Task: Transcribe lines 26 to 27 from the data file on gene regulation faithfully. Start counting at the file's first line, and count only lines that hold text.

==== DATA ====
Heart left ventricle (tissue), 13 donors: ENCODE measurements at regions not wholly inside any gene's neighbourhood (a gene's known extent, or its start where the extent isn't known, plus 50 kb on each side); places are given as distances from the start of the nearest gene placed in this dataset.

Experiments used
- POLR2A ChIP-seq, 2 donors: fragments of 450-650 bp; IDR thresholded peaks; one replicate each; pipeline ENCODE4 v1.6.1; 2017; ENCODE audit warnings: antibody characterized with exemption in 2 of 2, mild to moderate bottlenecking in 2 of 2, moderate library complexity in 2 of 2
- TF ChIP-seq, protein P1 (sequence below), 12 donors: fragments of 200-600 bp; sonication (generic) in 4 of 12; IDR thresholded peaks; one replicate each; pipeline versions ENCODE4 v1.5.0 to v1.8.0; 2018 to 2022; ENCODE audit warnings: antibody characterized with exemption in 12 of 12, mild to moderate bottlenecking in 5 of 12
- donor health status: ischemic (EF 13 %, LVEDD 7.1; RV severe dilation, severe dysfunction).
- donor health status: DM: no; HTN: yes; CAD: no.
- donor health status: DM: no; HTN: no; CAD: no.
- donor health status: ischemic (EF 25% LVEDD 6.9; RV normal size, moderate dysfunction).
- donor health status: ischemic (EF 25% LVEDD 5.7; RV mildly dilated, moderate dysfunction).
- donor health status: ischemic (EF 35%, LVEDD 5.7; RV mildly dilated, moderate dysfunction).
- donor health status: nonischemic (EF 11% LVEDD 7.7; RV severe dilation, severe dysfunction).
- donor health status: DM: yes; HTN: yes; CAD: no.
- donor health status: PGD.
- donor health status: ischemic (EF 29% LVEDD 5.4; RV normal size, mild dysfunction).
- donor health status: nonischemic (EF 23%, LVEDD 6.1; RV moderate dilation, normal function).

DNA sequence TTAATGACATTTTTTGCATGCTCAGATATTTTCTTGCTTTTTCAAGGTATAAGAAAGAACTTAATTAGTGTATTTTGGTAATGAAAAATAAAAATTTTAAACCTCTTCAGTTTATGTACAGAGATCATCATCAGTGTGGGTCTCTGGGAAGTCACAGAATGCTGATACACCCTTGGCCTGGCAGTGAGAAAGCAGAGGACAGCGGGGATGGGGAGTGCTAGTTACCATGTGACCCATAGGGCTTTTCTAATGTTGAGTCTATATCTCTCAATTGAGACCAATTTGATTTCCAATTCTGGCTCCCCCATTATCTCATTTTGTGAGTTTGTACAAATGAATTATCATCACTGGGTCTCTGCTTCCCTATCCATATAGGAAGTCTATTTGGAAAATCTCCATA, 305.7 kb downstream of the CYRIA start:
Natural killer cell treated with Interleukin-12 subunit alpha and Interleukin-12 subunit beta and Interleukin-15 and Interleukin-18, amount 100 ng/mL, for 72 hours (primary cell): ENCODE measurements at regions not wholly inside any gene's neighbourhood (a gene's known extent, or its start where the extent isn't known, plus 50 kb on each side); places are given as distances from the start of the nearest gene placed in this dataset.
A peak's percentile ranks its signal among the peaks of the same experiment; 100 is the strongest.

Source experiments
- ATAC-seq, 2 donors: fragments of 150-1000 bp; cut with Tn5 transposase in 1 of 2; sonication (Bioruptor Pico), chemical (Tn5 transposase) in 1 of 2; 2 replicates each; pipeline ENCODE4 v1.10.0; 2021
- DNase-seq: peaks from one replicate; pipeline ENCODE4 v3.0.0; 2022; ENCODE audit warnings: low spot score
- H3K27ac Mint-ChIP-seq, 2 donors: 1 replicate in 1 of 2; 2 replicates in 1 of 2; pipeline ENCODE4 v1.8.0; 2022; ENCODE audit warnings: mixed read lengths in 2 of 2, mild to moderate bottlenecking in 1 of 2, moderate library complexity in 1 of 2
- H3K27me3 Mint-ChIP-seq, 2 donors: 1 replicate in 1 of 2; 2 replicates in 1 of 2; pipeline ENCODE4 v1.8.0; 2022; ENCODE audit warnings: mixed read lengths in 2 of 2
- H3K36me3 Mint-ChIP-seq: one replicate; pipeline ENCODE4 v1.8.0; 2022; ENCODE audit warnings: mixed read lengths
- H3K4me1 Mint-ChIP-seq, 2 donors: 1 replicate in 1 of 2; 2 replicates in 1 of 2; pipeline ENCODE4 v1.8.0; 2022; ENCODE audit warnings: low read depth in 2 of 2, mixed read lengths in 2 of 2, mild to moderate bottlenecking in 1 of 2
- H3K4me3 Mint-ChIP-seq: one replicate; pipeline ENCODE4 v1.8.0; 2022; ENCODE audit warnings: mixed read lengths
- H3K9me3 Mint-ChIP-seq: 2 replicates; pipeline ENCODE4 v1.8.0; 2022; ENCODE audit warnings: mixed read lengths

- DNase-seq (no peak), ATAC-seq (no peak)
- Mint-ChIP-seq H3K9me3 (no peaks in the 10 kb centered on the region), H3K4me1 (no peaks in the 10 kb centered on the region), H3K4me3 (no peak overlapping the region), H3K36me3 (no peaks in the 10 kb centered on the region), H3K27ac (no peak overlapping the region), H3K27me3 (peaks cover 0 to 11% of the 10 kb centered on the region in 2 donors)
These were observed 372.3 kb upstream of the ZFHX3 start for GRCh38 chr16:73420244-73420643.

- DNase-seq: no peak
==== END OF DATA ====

- H3K4me3 Mint-ChIP-seq: one replicate; pipeline ENCODE4 v1.8.0; 2022; ENCODE audit warnings: mixed read lengths
- H3K9me3 Mint-ChIP-seq: 2 replicates; pipeline ENCODE4 v1.8.0; 2022; ENCODE audit warnings: mixed read lengths